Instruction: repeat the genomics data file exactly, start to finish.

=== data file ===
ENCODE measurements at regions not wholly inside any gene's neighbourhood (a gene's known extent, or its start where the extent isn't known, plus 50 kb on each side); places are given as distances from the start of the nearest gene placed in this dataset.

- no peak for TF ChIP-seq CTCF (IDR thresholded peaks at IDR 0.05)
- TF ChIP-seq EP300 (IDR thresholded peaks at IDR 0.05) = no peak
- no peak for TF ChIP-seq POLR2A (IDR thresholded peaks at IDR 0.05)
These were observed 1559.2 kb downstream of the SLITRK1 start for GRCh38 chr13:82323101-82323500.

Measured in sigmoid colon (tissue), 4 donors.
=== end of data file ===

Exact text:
ENCODE measurements at regions not wholly inside any gene's neighbourhood (a gene's known extent, or its start where the extent isn't known, plus 50 kb on each side); places are given as distances from the start of the nearest gene placed in this dataset.

- no peak for TF ChIP-seq CTCF (IDR thresholded peaks at IDR 0.05)
- TF ChIP-seq EP300 (IDR thresholded peaks at IDR 0.05) = no peak
- no peak for TF ChIP-seq POLR2A (IDR thresholded peaks at IDR 0.05)
These were observed 1559.2 kb downstream of the SLITRK1 start for GRCh38 chr13:82323101-82323500.

Measured in sigmoid colon (tissue), 4 donors.